The Shroud of Turin, Italy, is the best-known claimed relic of Jesus and one of the most studied artifacts in human history.
Jesus depicted as the liberator of Black slaves, on the masthead of the Abolitionist paper "The Liberator".

He is the central figure of Christianity, the world's largest religion.

He was arrested and tried by the Jewish authorities, turned over to the Roman government, and crucified on the order of Pontius Pilate, the Roman prefect of Jerusalem.

A 'Jesus Saves' neon cross sign outside of a Protestant church in New York City

Salvation in Christianity

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A 'Jesus Saves' neon cross sign outside of a Protestant church in New York City

In Christianity, salvation (also called deliverance or redemption) is the "saving [of] human beings from sin and its consequences, which include death and separation from God" by Christ's death and resurrection, and the justification following this salvation.

Resurrection of Jesus Christ (Kinnaird Resurrection) by Raphael, 1502

Resurrection of Jesus

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Resurrection of Jesus Christ (Kinnaird Resurrection) by Raphael, 1502
Five part resurrection icon, Solovetsky Monastery, 17th century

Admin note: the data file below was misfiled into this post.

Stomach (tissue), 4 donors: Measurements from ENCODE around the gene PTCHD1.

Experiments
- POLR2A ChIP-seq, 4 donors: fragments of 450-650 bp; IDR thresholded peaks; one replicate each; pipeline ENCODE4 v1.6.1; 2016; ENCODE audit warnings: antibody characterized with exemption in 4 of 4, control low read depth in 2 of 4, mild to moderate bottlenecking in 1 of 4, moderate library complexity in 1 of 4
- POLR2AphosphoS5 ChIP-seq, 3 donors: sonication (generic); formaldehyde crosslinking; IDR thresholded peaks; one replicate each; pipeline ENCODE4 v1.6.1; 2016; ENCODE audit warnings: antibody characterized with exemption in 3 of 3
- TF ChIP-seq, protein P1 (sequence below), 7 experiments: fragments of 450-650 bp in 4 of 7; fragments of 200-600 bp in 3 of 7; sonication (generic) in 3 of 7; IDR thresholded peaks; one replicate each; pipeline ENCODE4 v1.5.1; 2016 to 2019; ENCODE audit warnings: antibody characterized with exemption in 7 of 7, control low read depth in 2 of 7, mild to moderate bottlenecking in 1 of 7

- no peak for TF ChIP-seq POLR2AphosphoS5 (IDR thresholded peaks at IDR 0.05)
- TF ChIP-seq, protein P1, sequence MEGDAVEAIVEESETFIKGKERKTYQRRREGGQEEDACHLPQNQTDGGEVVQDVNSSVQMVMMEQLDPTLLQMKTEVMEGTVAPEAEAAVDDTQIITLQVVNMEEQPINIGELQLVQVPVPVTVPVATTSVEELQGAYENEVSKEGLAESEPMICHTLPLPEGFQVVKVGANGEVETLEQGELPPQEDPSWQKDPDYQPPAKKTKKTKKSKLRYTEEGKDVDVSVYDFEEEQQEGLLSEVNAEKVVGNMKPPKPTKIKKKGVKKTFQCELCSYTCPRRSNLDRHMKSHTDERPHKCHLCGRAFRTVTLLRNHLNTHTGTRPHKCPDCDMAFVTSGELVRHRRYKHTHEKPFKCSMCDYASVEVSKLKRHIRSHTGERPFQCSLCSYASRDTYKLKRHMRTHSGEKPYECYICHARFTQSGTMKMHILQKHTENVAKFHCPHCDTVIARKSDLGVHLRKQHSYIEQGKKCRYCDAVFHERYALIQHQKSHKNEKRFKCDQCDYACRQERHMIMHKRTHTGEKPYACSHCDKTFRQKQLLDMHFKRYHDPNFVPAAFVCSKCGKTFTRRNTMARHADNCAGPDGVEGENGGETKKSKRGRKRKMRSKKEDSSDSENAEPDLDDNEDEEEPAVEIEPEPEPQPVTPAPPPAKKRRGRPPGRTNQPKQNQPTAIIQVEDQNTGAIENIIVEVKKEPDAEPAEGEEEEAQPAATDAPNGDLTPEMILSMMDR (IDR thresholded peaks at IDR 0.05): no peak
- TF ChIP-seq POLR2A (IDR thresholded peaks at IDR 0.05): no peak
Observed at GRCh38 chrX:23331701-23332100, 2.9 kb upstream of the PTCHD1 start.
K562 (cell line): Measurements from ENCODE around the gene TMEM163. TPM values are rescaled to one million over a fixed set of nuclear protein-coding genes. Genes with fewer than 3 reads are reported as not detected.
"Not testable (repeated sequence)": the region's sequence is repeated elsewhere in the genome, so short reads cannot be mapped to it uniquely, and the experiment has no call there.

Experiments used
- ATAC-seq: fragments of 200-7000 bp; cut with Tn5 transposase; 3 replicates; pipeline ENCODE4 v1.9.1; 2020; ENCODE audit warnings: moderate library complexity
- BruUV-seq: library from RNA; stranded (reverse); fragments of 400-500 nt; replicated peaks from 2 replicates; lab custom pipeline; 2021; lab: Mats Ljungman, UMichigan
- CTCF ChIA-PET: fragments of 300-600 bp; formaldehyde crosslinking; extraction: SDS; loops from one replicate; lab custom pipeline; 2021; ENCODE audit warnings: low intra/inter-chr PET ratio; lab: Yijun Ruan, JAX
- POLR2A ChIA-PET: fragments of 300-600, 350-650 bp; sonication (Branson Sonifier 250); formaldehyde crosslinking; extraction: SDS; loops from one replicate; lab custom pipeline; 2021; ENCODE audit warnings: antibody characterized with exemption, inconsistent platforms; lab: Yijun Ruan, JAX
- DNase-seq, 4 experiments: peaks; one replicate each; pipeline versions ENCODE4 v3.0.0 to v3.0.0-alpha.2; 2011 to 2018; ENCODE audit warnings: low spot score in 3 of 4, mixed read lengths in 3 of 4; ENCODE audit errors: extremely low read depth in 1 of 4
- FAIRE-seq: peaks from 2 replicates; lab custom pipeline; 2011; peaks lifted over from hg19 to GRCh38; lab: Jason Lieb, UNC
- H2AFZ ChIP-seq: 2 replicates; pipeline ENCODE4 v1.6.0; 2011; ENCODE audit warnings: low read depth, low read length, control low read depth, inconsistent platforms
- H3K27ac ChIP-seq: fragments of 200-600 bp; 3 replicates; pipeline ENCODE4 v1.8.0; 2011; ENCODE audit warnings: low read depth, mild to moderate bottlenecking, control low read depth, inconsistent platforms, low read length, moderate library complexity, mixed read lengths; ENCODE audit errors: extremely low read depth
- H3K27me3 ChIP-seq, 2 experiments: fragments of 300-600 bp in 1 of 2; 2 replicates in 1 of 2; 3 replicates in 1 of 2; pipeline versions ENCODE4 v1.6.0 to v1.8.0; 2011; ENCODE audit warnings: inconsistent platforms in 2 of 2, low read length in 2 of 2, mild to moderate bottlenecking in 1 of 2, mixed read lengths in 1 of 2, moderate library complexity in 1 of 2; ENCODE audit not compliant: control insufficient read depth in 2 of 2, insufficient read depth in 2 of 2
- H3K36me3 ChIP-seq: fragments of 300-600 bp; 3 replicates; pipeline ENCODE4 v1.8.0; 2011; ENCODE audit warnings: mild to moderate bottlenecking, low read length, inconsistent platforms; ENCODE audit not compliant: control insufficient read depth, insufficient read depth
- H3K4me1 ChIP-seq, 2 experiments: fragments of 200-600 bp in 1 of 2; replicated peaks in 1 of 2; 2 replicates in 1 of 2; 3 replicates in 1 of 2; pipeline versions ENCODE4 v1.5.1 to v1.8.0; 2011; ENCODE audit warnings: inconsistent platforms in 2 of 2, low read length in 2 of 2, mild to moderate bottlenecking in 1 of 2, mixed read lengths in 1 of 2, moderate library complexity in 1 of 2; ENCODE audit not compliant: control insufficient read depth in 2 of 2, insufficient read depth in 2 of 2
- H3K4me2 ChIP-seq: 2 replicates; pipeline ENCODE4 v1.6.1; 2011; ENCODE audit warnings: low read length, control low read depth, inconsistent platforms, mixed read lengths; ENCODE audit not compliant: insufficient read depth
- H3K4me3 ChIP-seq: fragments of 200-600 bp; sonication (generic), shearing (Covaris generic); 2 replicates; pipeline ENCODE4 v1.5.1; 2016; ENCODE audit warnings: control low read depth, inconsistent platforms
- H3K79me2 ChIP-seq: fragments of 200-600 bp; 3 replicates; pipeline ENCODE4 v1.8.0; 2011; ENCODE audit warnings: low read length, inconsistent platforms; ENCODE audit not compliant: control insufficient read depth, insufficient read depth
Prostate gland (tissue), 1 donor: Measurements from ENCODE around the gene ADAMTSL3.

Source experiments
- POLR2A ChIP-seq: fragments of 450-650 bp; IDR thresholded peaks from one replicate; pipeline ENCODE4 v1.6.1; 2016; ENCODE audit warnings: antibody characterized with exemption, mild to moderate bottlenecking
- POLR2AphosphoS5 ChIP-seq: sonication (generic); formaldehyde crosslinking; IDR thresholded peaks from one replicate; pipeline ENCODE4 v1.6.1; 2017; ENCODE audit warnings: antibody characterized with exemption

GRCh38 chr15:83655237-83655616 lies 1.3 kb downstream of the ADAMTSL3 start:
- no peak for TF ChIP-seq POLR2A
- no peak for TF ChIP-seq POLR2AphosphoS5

Resurrection of Christ, Noël Coypel, 1700, using a hovering depiction of Jesus
Germain Pilon (French, d. 1590), Resurrection of Jesus Christ. Marble, before 1572
The three Marys at the Tomb of Christ (1470) at the west portal of Konstanz Minster, Baden-Württemberg, Germany
Right wing of the winged triptych at the Church of the Teutonic Order, Vienna, Austria. The artwork depicts Christ's crucifixion and burial (left), and resurrection (right).
The Chi Rho with a wreath symbolizing the victory of the Resurrection, above Roman soldiers, c. 350 AD.
Secondo Pia's 1898 negative of the image on the Shroud of Turin has an appearance suggesting a positive image. It is used as part of the devotion to the Holy Face of Jesus.
A rotunda in Church of the Holy Sepulchre, called the Anastasis ("Resurrection"), which contains the remains of a rock-cut room that Helena and Macarius identified as the burial site of Jesus.
Resurrection of Christ, by Hans Memling, 15th century
Resurrection, by Luca Giordano, after 1665
Resurrection, by Hans Multscher, 1437
Resurrection, by Dieric Bouts, {{circa|1450–1460}}
Der Auferstanden, by Lucas Cranach, 1558
Piero della Francesca, 15th century
The Resurrection of Christ, {{interlanguage link|Alonso López de Herrera|es}}, {{circa|1625}}
The Resurrection (La Résurrection) – James Tissot, c. 1890, Brooklyn Museum
Resurrection of Jesus, by Anton von Werner, Berlin Cathedral
Stained glass depiction with two Marys, Lutheran Church, South Carolina
Women at the empty tomb, by Fra Angelico, 1437–1446

The resurrection of Jesus is the Christian belief that God raised Jesus on the third day after his crucifixion, starting – or restoring – his exalted life as Christ and Lord.

Funerary stele of Licinia Amias on marble, in the National Roman Museum. One of the earliest Christian inscriptions found, it comes from the early 3rd century Vatican necropolis area in Rome. It contains the text ΙΧΘΥϹ ΖΩΝΤΩΝ ("fish of the living"), a predecessor of the Ichthys symbol.